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Google’s Got A Voice

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“Call me at my office for our Wednesday meeting, but wait . . . I’ll be leaving the gym around that time. Ummm…could you call me on my cell instead? Or better yet, call me on my office number first and, if I don’t answer, then call my cell.”

Sound familiar, ladies? If you had a single number that would find you wherever you are, wouldn’t that make life A LOT easier? Imagine that number being free. And last but certainly not least, this one number acts as a personal assistant by taking voice mails and transcribing them for you in an e-mail or text (see video below).

Welcome to the new Google Voice, formerly known as Grand Central. It aspires to become the central station of communication and improves the way you use your phone. You can also use the service to make low-priced international calls and easily access Goog-411 directory assistance.

For those of you concerned about being put on Google blast don’t fret, callers won’t hear any tacky messages prior to the call stating that this is a free service. Callers to your Google Voice number won’t know the difference. This could change in the future, but for now, Google Voice is free of ads.

So what are the gotchas? Our friends over at were kind enough to think of three:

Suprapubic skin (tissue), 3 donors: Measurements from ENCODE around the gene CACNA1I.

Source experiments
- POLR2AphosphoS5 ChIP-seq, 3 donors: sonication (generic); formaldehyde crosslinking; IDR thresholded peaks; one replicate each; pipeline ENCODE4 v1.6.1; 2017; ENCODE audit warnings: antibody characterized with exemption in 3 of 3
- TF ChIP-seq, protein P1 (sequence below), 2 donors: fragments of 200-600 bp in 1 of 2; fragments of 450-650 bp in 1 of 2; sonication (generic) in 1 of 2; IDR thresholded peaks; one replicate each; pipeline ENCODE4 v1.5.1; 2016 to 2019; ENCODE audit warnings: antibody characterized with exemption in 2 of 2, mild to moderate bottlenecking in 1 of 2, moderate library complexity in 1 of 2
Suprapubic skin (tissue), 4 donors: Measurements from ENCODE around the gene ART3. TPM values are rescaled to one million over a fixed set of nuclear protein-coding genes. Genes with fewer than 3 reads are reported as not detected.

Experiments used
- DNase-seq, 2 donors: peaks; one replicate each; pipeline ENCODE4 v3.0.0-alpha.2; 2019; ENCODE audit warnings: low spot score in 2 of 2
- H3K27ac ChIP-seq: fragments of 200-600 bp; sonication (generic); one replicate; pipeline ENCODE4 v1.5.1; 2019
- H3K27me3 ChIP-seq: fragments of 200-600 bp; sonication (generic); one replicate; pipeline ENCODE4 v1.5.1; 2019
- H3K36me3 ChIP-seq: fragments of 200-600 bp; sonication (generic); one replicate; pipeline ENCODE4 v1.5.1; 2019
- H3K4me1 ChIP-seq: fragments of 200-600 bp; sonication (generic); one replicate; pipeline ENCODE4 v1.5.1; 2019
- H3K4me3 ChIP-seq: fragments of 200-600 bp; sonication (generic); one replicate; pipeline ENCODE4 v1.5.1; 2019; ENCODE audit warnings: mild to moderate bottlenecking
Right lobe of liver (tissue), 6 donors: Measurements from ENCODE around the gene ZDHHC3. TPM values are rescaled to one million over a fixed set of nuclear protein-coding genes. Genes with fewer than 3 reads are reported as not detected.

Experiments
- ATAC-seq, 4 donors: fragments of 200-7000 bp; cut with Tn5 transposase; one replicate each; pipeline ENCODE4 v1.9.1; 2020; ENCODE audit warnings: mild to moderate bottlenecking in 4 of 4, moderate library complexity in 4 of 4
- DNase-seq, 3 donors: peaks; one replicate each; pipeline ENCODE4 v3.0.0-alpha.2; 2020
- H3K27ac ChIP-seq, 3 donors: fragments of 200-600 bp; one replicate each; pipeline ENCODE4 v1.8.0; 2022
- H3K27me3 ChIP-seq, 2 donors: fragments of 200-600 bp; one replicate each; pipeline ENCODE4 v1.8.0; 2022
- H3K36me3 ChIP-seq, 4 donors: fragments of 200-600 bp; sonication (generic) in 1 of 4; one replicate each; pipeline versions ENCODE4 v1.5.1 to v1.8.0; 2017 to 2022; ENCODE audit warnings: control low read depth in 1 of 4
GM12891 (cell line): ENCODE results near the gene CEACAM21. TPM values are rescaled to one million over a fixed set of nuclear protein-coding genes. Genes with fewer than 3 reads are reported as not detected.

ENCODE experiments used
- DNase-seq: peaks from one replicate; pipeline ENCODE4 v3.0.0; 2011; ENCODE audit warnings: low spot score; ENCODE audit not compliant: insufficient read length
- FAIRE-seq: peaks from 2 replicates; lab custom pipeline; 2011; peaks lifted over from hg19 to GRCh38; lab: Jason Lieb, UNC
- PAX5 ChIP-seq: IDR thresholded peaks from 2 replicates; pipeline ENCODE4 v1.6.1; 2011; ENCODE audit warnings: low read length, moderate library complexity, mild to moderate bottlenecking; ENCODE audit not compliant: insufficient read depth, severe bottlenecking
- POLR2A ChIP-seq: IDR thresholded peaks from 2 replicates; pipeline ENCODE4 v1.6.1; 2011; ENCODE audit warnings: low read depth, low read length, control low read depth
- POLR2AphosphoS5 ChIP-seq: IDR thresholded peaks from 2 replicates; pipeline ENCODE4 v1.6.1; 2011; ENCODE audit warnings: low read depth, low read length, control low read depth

1. Privacy. According to the Google Voice Privacy Policy: “When you use Google Voice, Google’s servers automatically record certain information about your use of Google Voice. Similar to other web services, Google Voice records information such as account activity (including storage usage, number of log-ins), data displayed or clicked on (including UI elements, links); and other log information (including browser type, IP address, date and time of access, cookie ID and referrer URL). Google’s servers also automatically collect telephony log information (including calling party number, forwarding numbers, time and date of calls, duration of calls, SMS routing information and types of calls).”
  2. Ads. At this point, there are no ads and life is good. Google will probably add some advertising to this service to make it profitable, which will be annoying at best and distracting at worst.
  3. Fees. At this point, Google Voice is free, so the decision to sign up and use the service is relatively simple. But what happens if Google decides to charge for it later? At that point, you’ll have given out your Google Voice number to all your friends and colleagues. So you may be forced to pay for the service, put up with annoying ads, or experience the hassle of informing your friends that your phone number has changed.

Google Voice’s state-of-the-art voice and text message service can be useful to any entrepreneur or soon-to-be entrepreneur. The best part is that these services are free at this point. Proceed with caution, though, being mindful of potential privacy issues, ads and fees in the future.

Like any other free communication tool we utilize (i.e., Facebook & Twitter) I simply encourage you to enjoy it while it lasts!

Google Voice is currently available for Grand Central users only, but will be open to new users soon. Staying true to its exclusive approach to attracting trendsetters, Google requires you to leave your email address to be one of the first to know when the service is available to the public.

As a New York City storyteller, filmmaker, digital content creator, and PR strategist, Renae Bluitt created "In Her Shoes" to empower and enlighten women committed to realizing their dreams.

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